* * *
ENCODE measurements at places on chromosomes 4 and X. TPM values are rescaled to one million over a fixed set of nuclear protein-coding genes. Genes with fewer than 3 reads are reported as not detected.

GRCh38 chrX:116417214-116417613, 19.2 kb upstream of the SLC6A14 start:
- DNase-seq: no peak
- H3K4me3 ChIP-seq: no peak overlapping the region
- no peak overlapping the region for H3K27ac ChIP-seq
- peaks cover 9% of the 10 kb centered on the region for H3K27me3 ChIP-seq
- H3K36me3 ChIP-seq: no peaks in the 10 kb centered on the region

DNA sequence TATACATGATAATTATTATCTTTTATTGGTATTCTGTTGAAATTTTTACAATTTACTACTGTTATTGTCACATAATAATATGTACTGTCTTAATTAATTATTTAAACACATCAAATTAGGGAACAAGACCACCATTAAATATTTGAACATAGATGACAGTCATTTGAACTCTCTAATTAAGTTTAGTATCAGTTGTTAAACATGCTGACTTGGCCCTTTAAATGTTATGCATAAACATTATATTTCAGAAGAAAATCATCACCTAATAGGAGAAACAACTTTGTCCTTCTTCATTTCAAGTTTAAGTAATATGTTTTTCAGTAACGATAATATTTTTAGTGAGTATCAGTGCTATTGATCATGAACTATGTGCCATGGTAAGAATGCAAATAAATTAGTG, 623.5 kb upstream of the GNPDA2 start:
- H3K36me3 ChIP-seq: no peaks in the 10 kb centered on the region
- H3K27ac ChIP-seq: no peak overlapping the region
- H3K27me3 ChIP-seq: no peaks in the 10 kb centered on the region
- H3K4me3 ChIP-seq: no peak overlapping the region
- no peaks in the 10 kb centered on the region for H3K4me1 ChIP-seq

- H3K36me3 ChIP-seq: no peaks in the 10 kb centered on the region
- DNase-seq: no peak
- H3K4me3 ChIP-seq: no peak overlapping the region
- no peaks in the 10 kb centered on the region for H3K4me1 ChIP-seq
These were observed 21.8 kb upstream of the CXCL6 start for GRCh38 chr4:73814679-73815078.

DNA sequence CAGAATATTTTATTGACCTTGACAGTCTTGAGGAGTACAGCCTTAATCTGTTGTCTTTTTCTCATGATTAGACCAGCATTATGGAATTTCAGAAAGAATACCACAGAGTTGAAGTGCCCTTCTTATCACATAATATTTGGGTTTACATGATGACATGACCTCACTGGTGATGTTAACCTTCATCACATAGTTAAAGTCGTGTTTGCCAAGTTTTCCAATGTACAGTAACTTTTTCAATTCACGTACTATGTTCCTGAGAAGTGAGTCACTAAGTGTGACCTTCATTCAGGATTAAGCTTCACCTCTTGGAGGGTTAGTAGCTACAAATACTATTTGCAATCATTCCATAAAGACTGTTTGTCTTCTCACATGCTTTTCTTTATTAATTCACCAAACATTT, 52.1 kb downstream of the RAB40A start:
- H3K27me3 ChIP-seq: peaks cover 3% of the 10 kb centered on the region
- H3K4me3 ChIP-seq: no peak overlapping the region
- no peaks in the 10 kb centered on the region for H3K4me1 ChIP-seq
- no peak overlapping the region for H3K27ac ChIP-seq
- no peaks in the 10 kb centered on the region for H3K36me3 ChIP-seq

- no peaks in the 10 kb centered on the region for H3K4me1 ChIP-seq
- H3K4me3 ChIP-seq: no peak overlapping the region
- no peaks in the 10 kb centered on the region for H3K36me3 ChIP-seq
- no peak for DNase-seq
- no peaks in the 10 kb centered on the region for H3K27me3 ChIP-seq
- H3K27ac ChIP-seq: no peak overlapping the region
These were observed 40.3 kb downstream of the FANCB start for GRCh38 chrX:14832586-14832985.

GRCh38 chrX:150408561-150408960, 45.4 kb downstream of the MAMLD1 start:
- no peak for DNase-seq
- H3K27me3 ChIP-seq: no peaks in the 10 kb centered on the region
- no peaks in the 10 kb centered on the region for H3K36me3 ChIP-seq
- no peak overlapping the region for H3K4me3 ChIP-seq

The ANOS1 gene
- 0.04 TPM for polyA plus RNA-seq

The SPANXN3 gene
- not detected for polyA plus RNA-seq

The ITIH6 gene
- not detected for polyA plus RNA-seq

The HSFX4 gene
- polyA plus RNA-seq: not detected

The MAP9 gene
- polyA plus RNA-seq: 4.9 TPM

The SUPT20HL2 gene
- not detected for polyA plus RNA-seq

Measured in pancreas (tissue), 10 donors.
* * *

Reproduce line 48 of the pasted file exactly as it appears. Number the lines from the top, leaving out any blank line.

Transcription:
- not detected for polyA plus RNA-seq